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Tuesday, September 26, 2006
Music Industry to Congress: Time for Universities to Exercise Leadership

A President Delivers Congressional Testimony, Urges Administrators to Assume More Responsibility in Face of Persistent File-Sharing Problem

Testifying before Congress, the president of the Recording Industry Association of America (RIAA) today voiced concern about the passive attitude reflected by many of the nation?s colleges and universities in addressing illegal file-sharing on campus. While recent surveys indicate that more than half of the nation?s college students frequently download music and movies illegally, Sherman said an unfortunate number of university administrators tend to respond insufficiently to the problem.

?We have found that many of them resist taking action, or do as little as possible in order to brush off further responsibility,? Sherman said in a testimony prepared for delivery before the Subcommittee on 21st Century Competitiveness of the U.S. House of Representatives Committee on Education and the Workforce. ?This reality is evident in the fact that more than half of students in a recent survey said they weren?t even sure whether illegal downloads were against their college or university?s policies.?

From offering universities a slate of educational tools and guidance, legal services, and an introduction to technologies, Sherman noted the many steps taken by the industry to date. He also recognized the important strides made by the Joint Committee of the Higher Education and Entertainment Communities and thanked the many individual institutions that have worked with the industry ?proactively and constructively? to address this problem. Yet he said there is an important role to play for a great many more schools, and he urged them to step up to the plate and exercise moral leadership.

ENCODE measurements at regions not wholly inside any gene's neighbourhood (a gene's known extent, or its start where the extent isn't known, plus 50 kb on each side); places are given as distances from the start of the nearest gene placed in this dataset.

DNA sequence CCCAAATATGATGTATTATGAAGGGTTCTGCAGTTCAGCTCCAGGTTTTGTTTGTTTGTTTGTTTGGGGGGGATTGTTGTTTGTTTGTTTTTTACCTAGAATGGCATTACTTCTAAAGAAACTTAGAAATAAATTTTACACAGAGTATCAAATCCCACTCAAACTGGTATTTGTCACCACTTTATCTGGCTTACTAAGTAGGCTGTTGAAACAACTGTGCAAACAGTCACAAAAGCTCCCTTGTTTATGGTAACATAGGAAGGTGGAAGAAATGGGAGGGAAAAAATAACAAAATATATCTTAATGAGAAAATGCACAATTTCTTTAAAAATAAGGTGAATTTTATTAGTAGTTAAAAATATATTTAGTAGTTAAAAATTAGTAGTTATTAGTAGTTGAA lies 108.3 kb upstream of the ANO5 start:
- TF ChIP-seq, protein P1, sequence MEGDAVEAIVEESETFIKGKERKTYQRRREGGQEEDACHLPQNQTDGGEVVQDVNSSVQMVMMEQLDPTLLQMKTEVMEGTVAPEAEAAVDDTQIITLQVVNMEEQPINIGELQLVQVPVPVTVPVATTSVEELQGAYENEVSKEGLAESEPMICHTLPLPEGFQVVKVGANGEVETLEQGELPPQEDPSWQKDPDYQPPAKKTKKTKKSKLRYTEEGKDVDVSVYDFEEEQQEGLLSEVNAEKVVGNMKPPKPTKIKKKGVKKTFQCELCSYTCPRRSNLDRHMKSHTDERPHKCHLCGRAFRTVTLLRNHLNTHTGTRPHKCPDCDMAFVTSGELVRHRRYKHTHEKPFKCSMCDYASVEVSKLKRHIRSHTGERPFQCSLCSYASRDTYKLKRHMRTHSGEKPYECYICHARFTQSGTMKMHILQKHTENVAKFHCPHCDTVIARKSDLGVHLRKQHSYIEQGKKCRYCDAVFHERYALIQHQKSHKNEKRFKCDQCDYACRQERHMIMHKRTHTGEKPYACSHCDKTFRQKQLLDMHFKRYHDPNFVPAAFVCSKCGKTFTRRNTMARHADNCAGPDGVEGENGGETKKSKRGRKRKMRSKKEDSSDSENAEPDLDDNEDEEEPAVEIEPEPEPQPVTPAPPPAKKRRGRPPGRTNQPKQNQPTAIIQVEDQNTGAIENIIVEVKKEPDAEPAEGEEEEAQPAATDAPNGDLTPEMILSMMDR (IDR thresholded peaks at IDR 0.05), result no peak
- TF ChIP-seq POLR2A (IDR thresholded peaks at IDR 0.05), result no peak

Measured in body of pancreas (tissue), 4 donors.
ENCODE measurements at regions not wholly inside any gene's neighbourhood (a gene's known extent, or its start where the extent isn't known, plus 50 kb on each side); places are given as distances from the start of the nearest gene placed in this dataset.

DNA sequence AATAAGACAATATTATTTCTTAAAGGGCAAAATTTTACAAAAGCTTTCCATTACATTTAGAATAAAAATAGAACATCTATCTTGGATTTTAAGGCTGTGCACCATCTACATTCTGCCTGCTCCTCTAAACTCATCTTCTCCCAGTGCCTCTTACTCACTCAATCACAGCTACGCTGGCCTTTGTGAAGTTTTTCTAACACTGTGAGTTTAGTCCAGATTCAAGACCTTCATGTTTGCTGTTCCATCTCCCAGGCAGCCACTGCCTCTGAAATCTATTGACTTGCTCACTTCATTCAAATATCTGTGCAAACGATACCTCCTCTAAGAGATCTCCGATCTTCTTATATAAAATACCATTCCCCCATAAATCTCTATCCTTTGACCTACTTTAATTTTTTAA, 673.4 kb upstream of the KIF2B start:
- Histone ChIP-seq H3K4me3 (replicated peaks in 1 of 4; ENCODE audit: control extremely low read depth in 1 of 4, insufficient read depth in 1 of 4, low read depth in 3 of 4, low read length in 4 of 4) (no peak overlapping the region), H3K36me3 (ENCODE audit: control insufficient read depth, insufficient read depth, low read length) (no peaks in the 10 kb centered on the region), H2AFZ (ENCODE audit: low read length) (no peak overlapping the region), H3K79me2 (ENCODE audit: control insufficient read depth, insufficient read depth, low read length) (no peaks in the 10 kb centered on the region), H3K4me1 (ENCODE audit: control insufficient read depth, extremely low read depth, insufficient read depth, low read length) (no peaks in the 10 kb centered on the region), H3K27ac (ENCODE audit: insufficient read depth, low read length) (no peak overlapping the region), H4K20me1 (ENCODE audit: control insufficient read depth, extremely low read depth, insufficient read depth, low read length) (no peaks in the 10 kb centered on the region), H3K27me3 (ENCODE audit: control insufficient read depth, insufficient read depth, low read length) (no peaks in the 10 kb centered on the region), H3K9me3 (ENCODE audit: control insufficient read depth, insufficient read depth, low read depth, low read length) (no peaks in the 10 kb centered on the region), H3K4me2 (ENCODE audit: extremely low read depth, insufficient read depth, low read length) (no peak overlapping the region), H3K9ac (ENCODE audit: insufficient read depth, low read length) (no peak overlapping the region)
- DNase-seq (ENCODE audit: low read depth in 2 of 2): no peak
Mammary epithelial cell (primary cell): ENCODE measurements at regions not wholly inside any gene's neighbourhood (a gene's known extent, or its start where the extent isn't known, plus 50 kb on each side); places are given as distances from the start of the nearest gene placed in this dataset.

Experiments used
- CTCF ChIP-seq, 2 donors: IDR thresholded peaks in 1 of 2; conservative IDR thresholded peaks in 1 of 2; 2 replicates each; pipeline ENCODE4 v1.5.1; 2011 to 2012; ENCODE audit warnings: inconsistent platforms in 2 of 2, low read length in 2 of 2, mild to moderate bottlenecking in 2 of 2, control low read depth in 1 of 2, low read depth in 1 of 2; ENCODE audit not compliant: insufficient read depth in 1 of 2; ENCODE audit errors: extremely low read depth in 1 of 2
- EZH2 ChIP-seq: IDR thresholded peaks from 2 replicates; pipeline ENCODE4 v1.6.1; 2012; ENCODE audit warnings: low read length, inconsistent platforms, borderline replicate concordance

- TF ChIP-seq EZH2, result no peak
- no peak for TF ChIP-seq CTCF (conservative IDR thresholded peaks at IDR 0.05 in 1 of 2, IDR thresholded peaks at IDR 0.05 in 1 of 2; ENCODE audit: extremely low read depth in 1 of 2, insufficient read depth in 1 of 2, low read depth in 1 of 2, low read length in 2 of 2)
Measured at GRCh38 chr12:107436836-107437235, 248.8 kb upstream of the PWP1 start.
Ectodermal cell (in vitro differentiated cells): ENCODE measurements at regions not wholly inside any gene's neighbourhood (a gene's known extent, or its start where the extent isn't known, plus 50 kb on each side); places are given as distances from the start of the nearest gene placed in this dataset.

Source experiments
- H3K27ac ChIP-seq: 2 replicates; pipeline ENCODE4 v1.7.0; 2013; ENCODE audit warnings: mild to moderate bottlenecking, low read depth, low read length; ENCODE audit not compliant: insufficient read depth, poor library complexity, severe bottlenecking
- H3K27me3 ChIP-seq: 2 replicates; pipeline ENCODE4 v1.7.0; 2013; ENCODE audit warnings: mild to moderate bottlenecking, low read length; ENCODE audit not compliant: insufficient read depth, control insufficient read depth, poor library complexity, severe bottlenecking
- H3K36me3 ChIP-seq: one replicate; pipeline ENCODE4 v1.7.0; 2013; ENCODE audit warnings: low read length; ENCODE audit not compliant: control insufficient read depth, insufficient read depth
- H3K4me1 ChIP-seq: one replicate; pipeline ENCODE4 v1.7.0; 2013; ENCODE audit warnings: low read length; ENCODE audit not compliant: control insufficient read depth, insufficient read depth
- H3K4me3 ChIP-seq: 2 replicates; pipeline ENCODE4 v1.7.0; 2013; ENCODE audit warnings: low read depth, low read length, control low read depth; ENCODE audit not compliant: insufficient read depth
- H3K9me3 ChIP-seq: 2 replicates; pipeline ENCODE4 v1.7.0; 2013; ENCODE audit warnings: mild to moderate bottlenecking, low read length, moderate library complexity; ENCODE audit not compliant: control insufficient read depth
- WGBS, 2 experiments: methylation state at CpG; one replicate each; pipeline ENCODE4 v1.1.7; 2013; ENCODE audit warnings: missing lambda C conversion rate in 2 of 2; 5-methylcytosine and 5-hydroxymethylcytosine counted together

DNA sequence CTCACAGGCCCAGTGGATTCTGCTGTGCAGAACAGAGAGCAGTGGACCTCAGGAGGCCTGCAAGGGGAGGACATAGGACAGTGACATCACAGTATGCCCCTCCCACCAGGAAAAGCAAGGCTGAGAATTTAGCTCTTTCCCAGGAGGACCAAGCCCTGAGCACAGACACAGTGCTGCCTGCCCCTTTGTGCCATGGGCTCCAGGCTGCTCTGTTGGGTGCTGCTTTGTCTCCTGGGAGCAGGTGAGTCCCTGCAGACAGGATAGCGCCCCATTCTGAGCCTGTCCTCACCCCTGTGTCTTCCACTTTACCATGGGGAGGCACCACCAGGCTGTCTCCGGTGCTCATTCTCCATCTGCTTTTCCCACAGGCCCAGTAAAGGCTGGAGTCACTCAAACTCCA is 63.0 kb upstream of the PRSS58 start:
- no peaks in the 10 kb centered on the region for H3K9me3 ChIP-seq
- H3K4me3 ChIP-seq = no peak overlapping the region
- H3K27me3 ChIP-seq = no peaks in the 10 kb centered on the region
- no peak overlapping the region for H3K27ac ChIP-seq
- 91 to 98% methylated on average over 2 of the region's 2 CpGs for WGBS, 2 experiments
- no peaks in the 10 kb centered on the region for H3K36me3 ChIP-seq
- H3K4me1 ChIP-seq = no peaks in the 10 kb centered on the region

?No administration would teach its students that stealing is okay,? Sherman continued. ?But when a school fails to act, it is teaching. Looking the other way when students engage in illegal activity on its network sends a message ? and it?s the wrong one.?

Sherman also emphasized the importance of technological measures ? the easiest and surest way to reduce online piracy ? as a key part of the equation for addressing this problem. With the implementation of such measures comes a greater uptake by students of legal service offerings, among other benefits, Sherman noted.

Today?s hearing ? the first of its kind before this committee ? was led by Rep. Ric Keller (R-Fla.), Chairman, and Rep. Dale Kildee (D-Mich.), Ranking Member.

Earlier this year, the U.S. Senate passed a resolution recognizing that ?institutions of higher education should adopt policies and educational programs on their campuses to help deter and eliminate illicit copyright infringement occurring on, and encourage educational uses of, their computer systems and networks.?

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